European Parliament elections in May means there will be no changes to European legislation on package travel before summer next year, according to the lobby group that represents OTAs and GDSs in Brussels.
In an update to the latest Travolution Editorial Advisory Board meeting held in London today, Christoph Klenner, secretary general of ETTSA, said firms will need to accept that the existing 'inadequate' rules will remain in place for some time yet.
He said this was because forthcoming European Parliament elections will stall the ongoing process of reforming the Package Travel Directive, an outdated piece of legislation enacted in 1991.
"We have asked, at least, for guidance in terms of what should our OTA members do about dynamic packaging," he said.
"Most are considering that the dynamic packages they offer are covered, therefore they pay out in case there is a problem. But if you follow the letter of the law that's not really necessary."
Klenner said ETTSA's ideal solution would be for the rules to be abolished and, other than for repatriation, leave all other consumer protection up to the marketplace, meaning it would be up to the consumer to opt to pay to be protected or not.
But this is at odds with what Abta and other traditional trade associations in Europe are calling for.
"Essentially Abta and other umbrella organisations are saying that OTAs and airlines are coming up with very sophisticated dynamic packaging products which compete with the traditional packages and are not per se covered by the regulation. Therefore as a means of protecting their interests they want the rules tightened. But it's very difficult to decide where to draw the line."
The line taken by Abta has caused consternation among UK online agents who have set up the Association of Travel Agents specifically to fight this creeping of the rules, claiming it will outlaw operating as an agent.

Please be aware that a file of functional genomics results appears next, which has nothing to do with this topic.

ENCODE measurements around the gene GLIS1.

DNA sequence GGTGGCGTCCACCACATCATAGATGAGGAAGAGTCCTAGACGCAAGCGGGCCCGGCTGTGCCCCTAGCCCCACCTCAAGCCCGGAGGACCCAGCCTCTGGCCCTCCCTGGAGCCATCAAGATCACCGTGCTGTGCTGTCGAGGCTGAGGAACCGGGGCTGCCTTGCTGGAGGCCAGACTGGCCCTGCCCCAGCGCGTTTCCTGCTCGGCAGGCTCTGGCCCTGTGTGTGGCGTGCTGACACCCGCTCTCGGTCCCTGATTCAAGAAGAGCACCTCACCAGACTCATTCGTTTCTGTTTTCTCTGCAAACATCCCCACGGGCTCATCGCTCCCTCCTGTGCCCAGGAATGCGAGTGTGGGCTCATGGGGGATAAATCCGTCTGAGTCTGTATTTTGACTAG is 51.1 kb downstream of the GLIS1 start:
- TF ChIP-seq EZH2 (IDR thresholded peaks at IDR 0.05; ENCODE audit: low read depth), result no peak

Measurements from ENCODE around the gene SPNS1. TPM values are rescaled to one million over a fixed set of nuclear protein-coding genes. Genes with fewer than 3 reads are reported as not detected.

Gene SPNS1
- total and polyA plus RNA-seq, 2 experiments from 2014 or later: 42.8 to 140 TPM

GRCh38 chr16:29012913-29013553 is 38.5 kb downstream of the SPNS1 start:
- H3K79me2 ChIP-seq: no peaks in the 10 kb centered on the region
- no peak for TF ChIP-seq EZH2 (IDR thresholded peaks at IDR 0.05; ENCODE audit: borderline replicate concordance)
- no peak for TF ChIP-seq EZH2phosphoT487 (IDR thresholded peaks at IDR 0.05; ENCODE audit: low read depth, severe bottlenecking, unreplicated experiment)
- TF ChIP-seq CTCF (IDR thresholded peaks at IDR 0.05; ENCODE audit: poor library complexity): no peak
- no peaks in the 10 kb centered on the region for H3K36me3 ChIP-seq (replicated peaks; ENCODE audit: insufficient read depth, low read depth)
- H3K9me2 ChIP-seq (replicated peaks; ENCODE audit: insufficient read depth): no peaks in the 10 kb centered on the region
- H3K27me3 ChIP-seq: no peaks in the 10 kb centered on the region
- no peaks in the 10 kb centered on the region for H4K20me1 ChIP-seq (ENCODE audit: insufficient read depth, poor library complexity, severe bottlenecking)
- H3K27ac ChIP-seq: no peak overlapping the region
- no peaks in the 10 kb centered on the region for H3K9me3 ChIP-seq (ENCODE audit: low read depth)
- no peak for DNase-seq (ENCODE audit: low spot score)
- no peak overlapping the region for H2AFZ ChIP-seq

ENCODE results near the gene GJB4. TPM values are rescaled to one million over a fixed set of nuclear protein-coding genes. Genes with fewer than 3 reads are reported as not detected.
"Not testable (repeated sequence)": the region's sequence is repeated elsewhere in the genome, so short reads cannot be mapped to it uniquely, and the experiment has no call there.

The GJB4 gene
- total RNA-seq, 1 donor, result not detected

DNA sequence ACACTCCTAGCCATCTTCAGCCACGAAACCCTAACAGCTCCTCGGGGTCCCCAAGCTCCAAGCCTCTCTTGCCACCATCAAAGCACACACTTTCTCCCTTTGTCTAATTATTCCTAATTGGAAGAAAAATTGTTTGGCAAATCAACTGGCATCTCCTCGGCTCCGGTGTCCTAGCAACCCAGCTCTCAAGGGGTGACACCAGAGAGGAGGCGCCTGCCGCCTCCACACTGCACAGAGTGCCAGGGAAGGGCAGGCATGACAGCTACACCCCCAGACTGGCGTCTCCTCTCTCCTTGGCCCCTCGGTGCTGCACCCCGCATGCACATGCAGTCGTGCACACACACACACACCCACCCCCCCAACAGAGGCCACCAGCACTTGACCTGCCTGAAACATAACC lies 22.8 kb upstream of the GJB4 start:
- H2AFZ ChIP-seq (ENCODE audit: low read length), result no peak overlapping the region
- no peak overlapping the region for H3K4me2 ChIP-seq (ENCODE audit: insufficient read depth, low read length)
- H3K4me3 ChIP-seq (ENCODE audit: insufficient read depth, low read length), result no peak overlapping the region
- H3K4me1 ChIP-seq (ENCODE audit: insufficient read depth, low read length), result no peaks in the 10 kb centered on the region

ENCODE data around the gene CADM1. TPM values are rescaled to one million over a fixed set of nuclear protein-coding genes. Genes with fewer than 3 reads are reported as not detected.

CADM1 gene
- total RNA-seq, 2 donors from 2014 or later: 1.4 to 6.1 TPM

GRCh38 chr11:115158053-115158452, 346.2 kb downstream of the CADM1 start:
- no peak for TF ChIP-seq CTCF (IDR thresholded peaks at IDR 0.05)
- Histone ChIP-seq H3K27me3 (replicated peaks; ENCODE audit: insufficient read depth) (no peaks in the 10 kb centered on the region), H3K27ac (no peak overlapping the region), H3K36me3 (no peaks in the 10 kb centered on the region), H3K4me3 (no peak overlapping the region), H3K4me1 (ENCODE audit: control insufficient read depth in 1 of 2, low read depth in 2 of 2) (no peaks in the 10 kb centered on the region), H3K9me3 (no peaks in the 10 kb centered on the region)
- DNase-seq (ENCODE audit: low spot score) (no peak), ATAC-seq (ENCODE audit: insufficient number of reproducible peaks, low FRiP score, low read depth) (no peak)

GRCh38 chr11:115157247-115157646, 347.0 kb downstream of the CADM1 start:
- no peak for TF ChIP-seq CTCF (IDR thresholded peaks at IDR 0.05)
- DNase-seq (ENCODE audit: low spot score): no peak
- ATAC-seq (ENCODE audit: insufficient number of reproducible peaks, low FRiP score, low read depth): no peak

Klenner played down this possibility. "Those people sitting round the table with the commission are vocal enough about this and are trying to make sure that the commission does not regulate in such a way as to outlaw a particular business model."
Klenner added that a holiday bought via clickthroughs from a Google search could be considered as needing to be covered, but outside of the traditional pre-packaged holiday sold at an inclusive price it was very hard to make the distinction.
And he suggested that the major European tour operators are ready to move to a position of saying that the rules should be torn up except for covering repatriation.
Board members agreed this would be the best solution ending the complexity and making it clear to consumers that they have a choice about whether to be protected or not.
Simon Ferguson, managing director, UK and Ireland of Travelport, said: "It's an issue of what level does government get involved in protecting the customer in what is a pretty fluid entrepreneurial situation. Whoever the party is that is providing the package that's a secondary issue.
"It can be confusing and there is definitely a case for greater transparency. Ultimately it should be the consumer who has the information to take the risk.
"This is a classic example of sometimes you do not want to get governments involved because that means there is regulation and they get involved in the travel industry where there is an opportunity to get to people's disposable income and make some cash."
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